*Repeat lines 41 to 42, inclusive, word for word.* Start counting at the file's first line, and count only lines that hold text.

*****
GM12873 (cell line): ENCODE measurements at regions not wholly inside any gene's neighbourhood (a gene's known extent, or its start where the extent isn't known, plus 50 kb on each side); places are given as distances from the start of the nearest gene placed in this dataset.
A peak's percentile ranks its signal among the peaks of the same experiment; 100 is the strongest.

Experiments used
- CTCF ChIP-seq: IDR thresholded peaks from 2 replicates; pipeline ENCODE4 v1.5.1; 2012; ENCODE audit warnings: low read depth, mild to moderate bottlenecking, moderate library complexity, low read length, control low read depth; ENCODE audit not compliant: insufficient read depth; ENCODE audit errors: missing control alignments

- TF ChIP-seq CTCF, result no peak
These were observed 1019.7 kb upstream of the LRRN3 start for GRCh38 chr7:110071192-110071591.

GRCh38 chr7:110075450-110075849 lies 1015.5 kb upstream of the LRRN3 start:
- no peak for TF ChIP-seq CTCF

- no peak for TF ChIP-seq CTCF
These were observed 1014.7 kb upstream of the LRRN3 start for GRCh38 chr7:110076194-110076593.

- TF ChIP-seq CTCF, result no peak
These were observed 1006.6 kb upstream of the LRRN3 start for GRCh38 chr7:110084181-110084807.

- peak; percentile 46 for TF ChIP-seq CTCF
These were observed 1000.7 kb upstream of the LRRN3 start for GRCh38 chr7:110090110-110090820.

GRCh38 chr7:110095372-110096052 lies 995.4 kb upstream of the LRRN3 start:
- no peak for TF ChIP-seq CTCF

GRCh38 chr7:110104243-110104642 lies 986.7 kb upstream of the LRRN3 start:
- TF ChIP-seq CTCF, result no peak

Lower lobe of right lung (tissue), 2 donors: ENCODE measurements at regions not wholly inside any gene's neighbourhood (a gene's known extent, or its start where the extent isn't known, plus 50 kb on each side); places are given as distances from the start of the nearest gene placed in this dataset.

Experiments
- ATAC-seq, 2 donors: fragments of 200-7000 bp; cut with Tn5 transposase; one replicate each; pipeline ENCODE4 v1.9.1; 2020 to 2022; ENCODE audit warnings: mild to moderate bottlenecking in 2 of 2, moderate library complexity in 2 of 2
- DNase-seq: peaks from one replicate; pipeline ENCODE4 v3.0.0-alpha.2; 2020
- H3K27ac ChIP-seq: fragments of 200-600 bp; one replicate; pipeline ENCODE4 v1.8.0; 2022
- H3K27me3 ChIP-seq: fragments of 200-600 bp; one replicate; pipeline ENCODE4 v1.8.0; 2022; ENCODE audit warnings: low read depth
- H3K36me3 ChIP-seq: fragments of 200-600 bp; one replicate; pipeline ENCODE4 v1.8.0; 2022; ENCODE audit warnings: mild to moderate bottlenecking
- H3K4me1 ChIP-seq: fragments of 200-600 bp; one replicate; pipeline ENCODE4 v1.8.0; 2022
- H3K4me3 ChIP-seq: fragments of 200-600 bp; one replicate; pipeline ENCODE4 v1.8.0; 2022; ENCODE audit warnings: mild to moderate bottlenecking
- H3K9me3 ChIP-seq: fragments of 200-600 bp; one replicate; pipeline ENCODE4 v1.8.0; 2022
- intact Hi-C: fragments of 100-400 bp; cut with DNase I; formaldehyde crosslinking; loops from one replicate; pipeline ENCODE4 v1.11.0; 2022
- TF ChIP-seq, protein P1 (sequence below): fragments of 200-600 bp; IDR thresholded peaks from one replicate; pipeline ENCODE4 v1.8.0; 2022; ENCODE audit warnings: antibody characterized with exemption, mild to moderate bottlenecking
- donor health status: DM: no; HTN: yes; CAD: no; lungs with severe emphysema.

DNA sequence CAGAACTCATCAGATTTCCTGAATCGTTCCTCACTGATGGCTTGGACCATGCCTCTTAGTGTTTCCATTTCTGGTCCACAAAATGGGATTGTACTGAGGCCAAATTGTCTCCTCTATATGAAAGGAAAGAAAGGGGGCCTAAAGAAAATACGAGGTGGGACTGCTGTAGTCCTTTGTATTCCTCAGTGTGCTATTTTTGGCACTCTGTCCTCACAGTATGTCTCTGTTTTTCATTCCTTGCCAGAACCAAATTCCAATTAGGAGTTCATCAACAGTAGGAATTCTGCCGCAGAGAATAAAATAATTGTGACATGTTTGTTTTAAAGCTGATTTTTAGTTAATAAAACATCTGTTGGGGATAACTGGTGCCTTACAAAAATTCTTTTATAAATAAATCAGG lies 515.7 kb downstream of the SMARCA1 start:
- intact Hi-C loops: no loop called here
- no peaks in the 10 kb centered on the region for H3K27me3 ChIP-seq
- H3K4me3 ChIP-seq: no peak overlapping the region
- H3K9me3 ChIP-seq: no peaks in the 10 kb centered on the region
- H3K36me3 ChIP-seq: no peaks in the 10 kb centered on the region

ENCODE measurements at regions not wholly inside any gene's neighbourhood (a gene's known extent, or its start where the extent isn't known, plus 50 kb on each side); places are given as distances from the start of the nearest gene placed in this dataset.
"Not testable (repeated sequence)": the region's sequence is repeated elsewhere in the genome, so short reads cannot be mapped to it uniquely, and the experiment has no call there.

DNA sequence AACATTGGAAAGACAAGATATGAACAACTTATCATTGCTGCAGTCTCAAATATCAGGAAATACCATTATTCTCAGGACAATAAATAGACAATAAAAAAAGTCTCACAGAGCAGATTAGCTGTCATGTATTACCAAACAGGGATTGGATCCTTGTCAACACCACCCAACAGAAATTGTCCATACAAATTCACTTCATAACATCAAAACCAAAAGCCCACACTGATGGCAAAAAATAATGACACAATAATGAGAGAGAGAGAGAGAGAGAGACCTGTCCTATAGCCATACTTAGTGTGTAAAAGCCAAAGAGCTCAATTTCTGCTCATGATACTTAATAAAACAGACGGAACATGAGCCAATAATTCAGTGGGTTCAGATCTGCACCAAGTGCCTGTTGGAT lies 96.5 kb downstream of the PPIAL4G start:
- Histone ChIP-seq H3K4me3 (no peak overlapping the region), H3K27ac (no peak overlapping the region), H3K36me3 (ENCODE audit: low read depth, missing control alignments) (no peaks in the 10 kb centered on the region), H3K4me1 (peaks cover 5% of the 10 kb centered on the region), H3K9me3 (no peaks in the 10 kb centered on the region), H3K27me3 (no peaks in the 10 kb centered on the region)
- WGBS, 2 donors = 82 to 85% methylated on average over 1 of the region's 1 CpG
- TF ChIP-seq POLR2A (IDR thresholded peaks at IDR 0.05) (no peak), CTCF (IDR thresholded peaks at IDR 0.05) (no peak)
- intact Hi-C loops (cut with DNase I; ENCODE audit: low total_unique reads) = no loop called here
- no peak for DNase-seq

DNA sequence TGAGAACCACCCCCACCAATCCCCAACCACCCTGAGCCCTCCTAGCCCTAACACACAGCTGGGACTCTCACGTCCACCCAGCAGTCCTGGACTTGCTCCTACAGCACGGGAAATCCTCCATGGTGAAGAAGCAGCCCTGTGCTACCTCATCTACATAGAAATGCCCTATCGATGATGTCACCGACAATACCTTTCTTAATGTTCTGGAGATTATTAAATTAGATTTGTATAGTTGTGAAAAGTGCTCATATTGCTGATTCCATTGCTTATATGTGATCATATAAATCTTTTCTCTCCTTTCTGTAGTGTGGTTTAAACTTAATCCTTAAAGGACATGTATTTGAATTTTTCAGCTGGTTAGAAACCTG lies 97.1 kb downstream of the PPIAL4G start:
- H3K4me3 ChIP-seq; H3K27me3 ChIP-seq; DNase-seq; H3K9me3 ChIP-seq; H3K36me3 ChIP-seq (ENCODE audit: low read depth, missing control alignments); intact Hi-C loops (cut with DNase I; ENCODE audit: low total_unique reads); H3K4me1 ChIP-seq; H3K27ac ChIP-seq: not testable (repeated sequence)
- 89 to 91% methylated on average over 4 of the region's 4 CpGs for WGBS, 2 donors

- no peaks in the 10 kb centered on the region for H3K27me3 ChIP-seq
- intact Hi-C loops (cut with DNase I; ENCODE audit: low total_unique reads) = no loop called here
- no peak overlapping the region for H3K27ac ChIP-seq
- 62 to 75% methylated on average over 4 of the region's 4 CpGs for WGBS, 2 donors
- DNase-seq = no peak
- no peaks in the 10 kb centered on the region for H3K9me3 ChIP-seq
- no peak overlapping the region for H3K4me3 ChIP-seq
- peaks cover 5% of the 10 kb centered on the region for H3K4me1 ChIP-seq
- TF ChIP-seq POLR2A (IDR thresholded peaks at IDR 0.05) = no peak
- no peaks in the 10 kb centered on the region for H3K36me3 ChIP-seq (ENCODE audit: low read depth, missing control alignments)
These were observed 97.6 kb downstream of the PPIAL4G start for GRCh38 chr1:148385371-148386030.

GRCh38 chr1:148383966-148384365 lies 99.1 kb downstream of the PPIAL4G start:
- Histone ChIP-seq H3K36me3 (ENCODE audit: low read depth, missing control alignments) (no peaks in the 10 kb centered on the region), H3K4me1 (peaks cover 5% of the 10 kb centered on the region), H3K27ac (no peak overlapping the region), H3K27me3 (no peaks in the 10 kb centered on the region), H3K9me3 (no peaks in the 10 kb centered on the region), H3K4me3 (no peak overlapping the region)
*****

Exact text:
- Histone ChIP-seq H3K4me3 (no peak overlapping the region), H3K27ac (no peak overlapping the region), H3K36me3 (ENCODE audit: low read depth, missing control alignments) (no peaks in the 10 kb centered on the region), H3K4me1 (peaks cover 5% of the 10 kb centered on the region), H3K9me3 (no peaks in the 10 kb centered on the region), H3K27me3 (no peaks in the 10 kb centered on the region)
- WGBS, 2 donors = 82 to 85% methylated on average over 1 of the region's 1 CpG